I have to agree with Mrs. Thompson – it’s part of the adventure.  And what a wonderful adventure it is to live life to the fullest!

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Do you smell POO?

When I went to our “closet” the other day, I got a whiff that distressed my nose.  First, let me define “closet” as used by RV manufacturers.  Just inside our front (and only) exterior door, is a shallow (6 inch deep) compartment with controls for our sliders, power awning, fantastic fan ventilation system, A/C, propane furnace, water heater, etc. at the top.  There are 2 coat hooks on the back wall below the controls, the bottom (which is at roughly hip height) serves as a shelf, and there’s a door that closes to keep it all out of view.  We use this closet to store our jackets, dog walking supplies (leash, collar, tennis balls, poo bags, water bottles, flashlight, etc.), and all those things that in a sticks-and-bricks house would be left in a pile on the kitchen counter near the door.  One never knows what one will find in the closet.

Being one who never quite trusts her own nose, I called Everett over to analyze the situation;  “Do you smell poo?”

“Oh crap,” he shouted (I don’t believe it was intentional word play, but it could have been), “Have we got a leak in the sewer system?!?!?!”  Everett, as I’m sure you recall, is one of those people who always leaps first to the most catastrophic explanation for any oddity.  I blame his mother for having frequently sung him to sleep with the lovely lullaby “When in trouble, when in doubt, run in circles, scream and shout.”

Many hours later, not having found any sewage leaks, and after having removed every last item from the closet and piling them on the picnic table outside, we could no longer smell the odor.  Ah ha!  Something that had been in the closet must be the culprit.  We went through everything, sniffing each item carefully.  The tube of tennis balls didn’t smell good (have you ever sniffed new tennis balls? ick), and the dog’s wet-foot towel went into the laundry, but these were not the odor we sought.  One by one, we eliminated items and put them back in the closet.  Finally we came to Everett’s dog-walking jacket.  The good one he’d gotten at the outlet store.  The one he thinks makes him look like he’s back in high school wearing a barracuda with the little stand-up collar.  The one with a poo bag in the pocket FULL OF DOG POO!  Now, how does a grown man who thinks he’s looking cool manage to put a bag of poo into his pocket instead of the trash while he’s out walking his fluffy little cocker spaniel – and completely forget that he’s done so?  I’ll leave that to your imagination as mine is simply not up to the task.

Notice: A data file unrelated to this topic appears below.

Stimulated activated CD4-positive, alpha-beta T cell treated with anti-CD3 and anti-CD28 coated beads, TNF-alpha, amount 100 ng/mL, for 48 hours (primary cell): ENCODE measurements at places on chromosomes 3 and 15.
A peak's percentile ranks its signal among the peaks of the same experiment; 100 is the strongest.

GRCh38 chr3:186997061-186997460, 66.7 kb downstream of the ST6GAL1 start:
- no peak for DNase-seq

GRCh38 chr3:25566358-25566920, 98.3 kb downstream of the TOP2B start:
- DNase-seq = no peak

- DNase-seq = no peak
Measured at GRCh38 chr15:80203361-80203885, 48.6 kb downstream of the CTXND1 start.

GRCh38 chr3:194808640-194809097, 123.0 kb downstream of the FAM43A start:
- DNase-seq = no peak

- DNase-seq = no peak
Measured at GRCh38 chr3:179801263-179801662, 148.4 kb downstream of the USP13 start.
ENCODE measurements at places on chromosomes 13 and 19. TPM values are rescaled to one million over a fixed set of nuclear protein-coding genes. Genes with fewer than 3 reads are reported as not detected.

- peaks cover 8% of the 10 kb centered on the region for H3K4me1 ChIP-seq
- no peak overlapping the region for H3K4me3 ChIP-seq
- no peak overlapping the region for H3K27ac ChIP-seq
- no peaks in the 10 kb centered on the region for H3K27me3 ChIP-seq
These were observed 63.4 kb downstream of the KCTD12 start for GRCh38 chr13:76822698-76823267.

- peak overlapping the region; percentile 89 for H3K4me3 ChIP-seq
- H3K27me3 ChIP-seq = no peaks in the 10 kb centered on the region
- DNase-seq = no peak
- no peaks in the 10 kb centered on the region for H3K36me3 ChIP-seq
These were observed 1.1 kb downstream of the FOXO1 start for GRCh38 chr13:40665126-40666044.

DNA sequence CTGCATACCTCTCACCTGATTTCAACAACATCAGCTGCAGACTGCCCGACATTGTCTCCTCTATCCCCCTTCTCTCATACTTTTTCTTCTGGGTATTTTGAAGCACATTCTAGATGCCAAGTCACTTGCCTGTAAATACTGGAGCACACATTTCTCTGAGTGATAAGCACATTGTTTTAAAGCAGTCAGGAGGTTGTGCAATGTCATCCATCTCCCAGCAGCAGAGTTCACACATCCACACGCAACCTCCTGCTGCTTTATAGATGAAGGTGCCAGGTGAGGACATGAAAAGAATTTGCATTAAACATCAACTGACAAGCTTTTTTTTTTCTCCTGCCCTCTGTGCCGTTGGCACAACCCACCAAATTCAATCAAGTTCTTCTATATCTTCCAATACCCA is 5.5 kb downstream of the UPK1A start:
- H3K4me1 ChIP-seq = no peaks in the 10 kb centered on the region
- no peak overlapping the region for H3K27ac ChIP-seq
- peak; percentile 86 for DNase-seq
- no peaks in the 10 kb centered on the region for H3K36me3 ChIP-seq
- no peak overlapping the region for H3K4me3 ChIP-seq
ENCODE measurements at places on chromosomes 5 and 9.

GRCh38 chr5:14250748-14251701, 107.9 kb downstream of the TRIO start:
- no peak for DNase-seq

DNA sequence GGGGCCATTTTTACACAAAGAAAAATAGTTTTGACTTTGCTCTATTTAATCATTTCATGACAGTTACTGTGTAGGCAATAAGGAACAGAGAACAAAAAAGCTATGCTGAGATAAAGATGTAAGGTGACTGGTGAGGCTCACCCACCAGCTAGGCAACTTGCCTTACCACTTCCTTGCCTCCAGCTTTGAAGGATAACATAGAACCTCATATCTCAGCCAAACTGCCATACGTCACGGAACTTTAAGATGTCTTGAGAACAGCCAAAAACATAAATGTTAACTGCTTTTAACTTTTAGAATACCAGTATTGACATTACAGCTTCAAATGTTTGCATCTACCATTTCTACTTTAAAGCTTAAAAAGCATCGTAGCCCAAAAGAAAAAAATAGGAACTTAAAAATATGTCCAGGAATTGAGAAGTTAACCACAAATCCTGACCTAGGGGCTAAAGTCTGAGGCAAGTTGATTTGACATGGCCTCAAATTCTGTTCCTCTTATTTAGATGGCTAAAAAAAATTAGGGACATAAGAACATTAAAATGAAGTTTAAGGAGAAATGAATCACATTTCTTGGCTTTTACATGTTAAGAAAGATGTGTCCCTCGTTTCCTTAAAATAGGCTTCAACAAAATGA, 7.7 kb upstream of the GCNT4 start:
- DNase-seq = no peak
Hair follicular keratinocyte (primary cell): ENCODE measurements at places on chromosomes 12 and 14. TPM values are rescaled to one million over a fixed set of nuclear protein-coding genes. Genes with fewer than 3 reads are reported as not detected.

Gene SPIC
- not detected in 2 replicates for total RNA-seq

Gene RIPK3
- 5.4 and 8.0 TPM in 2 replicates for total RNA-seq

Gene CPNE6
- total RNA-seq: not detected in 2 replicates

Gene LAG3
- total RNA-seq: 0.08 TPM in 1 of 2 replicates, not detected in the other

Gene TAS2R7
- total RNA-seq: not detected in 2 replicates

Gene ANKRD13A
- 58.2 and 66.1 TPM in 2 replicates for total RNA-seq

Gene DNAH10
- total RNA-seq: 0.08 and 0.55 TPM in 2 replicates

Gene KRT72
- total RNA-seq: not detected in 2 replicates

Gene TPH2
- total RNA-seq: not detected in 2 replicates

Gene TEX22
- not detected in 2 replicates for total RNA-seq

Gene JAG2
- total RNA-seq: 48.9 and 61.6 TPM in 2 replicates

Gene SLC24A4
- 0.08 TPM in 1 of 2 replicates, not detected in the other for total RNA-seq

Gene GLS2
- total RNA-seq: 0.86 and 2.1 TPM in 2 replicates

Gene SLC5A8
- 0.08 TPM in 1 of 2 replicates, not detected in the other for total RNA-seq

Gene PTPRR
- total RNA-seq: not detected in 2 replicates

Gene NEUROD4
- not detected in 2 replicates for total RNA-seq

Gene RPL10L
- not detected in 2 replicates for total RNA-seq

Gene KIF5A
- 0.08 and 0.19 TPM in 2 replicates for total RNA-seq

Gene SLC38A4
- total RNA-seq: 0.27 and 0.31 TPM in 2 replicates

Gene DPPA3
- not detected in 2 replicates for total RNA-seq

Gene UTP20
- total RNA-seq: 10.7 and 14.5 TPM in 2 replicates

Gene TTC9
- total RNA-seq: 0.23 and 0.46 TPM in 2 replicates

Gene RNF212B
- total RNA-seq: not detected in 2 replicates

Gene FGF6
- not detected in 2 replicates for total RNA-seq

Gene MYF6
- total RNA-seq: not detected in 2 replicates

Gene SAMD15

Do you smell POO?

Do you smell POO?

 

The Big Picture & The Small (REDUX)

Happy summer!  It’s been far too long since I wrote to you, my friend, but working at a campground means that July is VERY BUSY.  Everett and I have been working opposite shifts and barely even seeing each other.  The camp is full of folks with questions and problems and issues needing resolution, and the phone has been ringing off the hook with more reservations and . . . well, folks with questions and problems and issues needing resolution.  I was beginning to get into a downward spiral of frustration with the general idiocy of city folk coming to the country for 3 days.  Then I realized that I was missing The Big Picture.

As you know, I am generally a small picture sort of person.  I love the minutia, the details, the small peripheral moments that – for me – make life a rich tapestry.  But sometimes (like July in a campground) you have to step back from those to look at what’s happening OVERALL to appreciate the full fabric of this wonderful world.

For example – An irritable woman arrived at the front desk around 8:30pm one evening.  Her family was already in camp, but she’d had to work later than expected and drive alone from Boston to join them.  It was hot.  She was alone.  She was tired, but still cranked from her day of work and traffic and worry.  She snapped at our staff and tried to hurry us through our (admittedly tedious) procedure of issuing her gate pass.  She snatched it from my hand when it was ready and was out the door before I could explain how to use it.  No surprise then, that when she tried to go through the gate it wouldn’t open for her.  She honked her horn and screamed out her car window as  I walked the 50 feet or so to the gate to help her.  “It doesn’t work!” is about the only thing she said that I can repeat here.  I took the pass and scanned it for her and the gate readily popped open.  She took a deep breath and I was sure I was in for more screaming.  But that tired, tense, anxious and frustrated woman simply took another deep breath and said, “Oh.  I moved too fast – it has to be done in CAMP TIME.”

I hope the rest of her stay with us was in camp time, and that she can dip into that pool of peace when she needs it back home.  I hope that all our visitors can take their big picture lessons from camp time back to their “real” lives.  And I hope that I retain MY big picture lesson to help folks get through the tough moments and the ignorance and negativity that makes lives harder – I need to be on camp time too.